COMPULSION by Martina Boone: A Review

Compulsion, published in 2014, is the first book in the “Heirs of Watson Island”series. Three young adults, the summer before their senior year of high school, find themselves thrown together on Watson Island, representatives of their ancestors who had complex and intertwined lives.

Barrie, the main character of Book I, has the family “gift” of finding lost things, and often finds herself compelled and drawn toward loss whether it be physical loss or emotional.  The old, run-down mansion belonging to her Aunt Pru, which has been converted into a tea room, reeks with loss of both kinds. Her mother, Lula, Aunt Pru’s twin, dies, and her guardian “uncle ” Mark is diagnosed with a terminal illness, so Barrie is sent to live with her aunt.

“Eight,” son of “Seven,” a gorgeous young man, who is leaving for college in the fall to get away from Watson island, also has a family “gift.” His is the “gift” of knowing what people want, and knowing how to manipulate them with an offer to provide it to them. Their chemistry in the novel is strong and electric.

A third family, represented by Barrie’s female cousin, the third leg of the “triangle,”has inherited from her family as well. Not a “gift” but a “curse,” the Cosworth curse.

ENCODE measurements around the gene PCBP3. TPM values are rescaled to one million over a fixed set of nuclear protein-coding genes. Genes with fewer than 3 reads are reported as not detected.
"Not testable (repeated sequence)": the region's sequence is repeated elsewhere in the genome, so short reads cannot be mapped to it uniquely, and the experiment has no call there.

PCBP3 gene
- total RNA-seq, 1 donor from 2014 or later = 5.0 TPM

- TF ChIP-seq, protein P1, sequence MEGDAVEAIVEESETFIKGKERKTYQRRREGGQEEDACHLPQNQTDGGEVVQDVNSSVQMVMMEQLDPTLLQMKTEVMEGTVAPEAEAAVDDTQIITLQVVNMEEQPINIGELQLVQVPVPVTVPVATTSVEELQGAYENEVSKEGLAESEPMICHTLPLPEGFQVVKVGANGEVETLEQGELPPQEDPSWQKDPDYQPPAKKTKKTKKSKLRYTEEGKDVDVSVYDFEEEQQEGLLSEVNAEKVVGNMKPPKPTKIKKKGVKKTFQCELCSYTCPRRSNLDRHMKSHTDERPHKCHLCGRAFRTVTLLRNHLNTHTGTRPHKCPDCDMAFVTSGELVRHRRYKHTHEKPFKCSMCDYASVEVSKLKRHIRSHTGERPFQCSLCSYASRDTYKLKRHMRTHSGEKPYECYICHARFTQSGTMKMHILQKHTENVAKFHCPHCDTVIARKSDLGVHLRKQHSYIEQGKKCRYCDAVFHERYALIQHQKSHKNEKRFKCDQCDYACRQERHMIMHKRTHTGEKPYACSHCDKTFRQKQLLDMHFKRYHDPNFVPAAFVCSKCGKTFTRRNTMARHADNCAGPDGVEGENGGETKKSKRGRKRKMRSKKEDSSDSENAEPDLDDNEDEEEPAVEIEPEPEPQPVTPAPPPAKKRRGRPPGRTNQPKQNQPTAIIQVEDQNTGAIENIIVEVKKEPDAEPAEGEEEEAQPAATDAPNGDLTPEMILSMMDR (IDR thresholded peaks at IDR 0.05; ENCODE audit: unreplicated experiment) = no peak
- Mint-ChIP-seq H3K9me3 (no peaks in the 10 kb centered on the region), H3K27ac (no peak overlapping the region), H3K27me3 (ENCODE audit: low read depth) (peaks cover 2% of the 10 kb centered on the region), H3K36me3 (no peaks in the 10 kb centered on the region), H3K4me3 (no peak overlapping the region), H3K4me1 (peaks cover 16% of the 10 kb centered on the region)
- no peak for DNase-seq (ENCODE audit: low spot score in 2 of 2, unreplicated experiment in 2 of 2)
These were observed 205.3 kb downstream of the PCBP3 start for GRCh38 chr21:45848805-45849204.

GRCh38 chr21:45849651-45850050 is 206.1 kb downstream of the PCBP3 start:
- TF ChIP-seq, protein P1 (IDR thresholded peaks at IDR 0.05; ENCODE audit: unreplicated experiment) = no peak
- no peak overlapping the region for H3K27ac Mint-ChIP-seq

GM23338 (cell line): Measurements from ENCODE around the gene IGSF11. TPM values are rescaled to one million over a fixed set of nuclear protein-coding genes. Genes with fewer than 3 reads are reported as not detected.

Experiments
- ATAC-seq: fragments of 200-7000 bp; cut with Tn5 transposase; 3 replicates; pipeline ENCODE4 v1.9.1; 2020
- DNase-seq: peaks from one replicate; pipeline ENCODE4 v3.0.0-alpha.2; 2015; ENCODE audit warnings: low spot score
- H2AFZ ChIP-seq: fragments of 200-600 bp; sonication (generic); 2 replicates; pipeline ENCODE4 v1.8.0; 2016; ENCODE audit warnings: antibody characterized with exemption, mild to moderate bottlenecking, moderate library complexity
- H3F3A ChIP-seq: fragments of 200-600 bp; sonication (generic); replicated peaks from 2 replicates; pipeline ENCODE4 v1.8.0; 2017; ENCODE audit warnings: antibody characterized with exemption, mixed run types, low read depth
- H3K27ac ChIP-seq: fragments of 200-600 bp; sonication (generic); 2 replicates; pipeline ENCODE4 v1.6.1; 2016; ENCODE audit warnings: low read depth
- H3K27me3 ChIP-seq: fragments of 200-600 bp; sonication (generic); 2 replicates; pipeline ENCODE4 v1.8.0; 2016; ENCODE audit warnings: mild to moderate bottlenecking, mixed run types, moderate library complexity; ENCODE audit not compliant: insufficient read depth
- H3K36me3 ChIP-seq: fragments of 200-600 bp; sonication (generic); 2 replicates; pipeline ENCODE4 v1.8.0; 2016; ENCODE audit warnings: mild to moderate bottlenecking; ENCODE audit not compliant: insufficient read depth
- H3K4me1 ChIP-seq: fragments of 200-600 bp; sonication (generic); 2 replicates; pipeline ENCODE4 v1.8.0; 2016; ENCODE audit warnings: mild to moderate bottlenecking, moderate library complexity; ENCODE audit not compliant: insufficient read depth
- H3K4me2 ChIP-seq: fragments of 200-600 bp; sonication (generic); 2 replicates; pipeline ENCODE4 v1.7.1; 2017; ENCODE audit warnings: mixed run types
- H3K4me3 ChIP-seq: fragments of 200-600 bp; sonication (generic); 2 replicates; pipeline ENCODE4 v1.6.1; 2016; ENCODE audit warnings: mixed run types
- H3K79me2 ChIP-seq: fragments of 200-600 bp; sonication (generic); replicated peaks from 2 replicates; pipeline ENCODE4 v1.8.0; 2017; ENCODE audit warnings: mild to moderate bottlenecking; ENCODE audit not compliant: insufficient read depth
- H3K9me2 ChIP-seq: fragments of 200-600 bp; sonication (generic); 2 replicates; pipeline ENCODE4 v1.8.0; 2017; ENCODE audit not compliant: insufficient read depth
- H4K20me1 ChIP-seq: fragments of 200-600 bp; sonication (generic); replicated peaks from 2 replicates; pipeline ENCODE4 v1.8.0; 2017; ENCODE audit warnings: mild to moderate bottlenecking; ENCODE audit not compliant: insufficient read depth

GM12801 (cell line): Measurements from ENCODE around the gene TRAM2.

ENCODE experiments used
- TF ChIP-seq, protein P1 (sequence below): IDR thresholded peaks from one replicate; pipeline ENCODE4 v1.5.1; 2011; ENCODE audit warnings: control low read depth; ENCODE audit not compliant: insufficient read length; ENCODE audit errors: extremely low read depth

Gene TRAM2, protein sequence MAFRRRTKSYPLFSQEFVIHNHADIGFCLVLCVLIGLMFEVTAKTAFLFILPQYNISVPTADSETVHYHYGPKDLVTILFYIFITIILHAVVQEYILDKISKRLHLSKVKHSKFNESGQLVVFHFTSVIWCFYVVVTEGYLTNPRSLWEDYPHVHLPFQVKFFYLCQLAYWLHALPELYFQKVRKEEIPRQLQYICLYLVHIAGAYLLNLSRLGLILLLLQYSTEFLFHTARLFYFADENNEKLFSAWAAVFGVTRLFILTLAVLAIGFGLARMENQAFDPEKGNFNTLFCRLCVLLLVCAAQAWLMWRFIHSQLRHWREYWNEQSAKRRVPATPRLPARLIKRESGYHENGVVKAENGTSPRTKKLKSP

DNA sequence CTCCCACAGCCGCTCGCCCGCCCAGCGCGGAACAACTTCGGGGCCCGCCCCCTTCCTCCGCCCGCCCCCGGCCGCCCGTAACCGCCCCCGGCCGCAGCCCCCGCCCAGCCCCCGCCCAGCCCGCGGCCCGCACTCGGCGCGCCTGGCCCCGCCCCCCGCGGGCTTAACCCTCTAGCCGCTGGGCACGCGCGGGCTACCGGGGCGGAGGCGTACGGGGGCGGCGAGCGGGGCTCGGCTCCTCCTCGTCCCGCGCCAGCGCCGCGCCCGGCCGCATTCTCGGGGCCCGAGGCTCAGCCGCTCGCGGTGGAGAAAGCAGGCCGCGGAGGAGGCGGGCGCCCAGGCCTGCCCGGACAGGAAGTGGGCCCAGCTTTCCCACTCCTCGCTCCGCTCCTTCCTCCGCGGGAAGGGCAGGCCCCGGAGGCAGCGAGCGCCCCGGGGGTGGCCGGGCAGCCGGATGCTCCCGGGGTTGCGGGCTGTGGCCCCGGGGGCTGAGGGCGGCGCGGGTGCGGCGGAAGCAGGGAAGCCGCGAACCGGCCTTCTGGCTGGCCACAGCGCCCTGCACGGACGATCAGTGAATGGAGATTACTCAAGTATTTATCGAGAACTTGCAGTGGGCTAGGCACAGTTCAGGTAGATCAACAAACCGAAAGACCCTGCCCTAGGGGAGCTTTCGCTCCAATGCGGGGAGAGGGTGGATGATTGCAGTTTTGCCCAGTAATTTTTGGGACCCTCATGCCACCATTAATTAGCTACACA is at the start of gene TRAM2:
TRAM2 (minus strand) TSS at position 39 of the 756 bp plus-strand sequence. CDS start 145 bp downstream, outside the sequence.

The plot keeps the reader turning pages through the twists and turns. Barrie trusts, then is betrayed, and often talked into trusting again by her peers.

As Barrie deals with the spirits of the island and draws closer to her Aunt, they discuss whether to investigate the secrets of the three families in the past: Barrie says, “Would you want an answer even if it was going to hurt you to know it”? Aunt Pru replies, “It’s not knowing that makes it impossible to move on from where you are.”

Boone’s  writing style is outstanding, often zeroing in on the best way to express emotions and reactions. Here is an example in her description of Barrie’s panic attacks: “Maybe that’s what panic attacks were, caged hearts fluttering their wings, trying to fly but unable to go anywhere.”     Lovely writing, pleasurable reading.


2 thoughts on “COMPULSION by Martina Boone: A Review

  1. Thank you for an engaging review, Rae – this one sounds really interesting. Not sure that I agree with her description of a panic attack, though. Having had endured them for a while in my late teens and early 20s – there was nothing fluttering about my heart, it was thundering so hard it hurt…

    Liked by 1 person

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